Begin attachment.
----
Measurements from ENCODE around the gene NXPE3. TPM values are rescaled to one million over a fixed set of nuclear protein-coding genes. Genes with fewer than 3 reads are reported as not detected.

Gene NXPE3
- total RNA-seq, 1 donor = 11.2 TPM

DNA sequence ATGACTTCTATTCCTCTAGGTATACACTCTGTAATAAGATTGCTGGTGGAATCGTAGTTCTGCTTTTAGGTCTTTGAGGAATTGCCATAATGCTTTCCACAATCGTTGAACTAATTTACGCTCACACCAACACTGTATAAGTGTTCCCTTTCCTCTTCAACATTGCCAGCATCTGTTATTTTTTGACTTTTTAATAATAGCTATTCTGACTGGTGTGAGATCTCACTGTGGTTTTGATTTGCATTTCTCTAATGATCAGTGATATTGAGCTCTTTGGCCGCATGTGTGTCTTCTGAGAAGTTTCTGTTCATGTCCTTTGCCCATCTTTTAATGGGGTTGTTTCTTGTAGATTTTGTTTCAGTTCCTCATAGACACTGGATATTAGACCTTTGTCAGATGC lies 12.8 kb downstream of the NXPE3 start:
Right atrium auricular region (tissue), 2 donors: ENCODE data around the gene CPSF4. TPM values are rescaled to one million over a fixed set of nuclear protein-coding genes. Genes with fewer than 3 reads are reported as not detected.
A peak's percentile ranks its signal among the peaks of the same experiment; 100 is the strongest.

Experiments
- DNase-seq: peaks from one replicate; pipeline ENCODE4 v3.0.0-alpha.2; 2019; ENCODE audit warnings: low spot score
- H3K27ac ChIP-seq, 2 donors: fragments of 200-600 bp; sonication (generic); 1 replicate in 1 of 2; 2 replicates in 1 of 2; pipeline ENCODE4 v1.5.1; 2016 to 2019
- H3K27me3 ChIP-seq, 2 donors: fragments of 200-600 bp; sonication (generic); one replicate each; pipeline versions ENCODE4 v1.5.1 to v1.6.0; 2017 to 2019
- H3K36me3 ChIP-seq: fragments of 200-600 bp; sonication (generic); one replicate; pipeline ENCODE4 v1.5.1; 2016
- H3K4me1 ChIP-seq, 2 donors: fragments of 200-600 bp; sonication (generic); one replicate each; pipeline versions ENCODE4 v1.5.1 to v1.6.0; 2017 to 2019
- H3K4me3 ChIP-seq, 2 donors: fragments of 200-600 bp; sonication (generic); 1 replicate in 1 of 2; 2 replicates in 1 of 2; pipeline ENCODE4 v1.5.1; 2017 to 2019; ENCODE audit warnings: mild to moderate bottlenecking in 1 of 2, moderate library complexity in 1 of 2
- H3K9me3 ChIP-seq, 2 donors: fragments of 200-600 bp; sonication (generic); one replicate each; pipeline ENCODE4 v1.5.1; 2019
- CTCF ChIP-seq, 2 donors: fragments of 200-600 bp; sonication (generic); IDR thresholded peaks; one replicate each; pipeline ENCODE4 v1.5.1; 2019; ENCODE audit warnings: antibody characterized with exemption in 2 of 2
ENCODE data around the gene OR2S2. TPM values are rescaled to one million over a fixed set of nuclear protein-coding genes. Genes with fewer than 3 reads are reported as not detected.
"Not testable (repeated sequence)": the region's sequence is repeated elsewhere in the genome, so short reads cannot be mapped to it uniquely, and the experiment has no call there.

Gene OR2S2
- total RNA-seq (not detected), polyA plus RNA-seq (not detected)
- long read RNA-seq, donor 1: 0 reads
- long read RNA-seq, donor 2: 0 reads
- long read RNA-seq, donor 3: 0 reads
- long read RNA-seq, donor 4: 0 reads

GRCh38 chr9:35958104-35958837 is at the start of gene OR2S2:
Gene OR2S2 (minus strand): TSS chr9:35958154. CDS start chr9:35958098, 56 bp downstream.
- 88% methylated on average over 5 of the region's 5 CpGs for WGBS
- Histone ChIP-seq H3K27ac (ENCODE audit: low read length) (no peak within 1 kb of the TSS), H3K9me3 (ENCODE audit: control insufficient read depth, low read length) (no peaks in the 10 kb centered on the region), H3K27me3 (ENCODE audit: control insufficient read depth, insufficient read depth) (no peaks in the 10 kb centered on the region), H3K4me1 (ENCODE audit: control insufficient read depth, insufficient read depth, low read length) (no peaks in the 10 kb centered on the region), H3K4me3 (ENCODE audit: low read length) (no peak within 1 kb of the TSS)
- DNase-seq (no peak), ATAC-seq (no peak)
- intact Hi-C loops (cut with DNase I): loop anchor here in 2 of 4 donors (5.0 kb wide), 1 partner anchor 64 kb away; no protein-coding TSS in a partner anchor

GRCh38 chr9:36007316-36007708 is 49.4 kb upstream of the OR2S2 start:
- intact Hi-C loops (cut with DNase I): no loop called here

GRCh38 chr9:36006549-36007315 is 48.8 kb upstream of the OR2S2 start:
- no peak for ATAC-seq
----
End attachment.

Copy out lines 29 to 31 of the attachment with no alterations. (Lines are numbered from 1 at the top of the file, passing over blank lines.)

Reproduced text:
- intact Hi-C loops (cut with DNase I): loop anchor here in 2 of 4 donors (5.0 kb wide), 1 partner anchor 64 kb away; no protein-coding TSS in a partner anchor

GRCh38 chr9:36007316-36007708 is 49.4 kb upstream of the OR2S2 start:
- intact Hi-C loops (cut with DNase I): no loop called here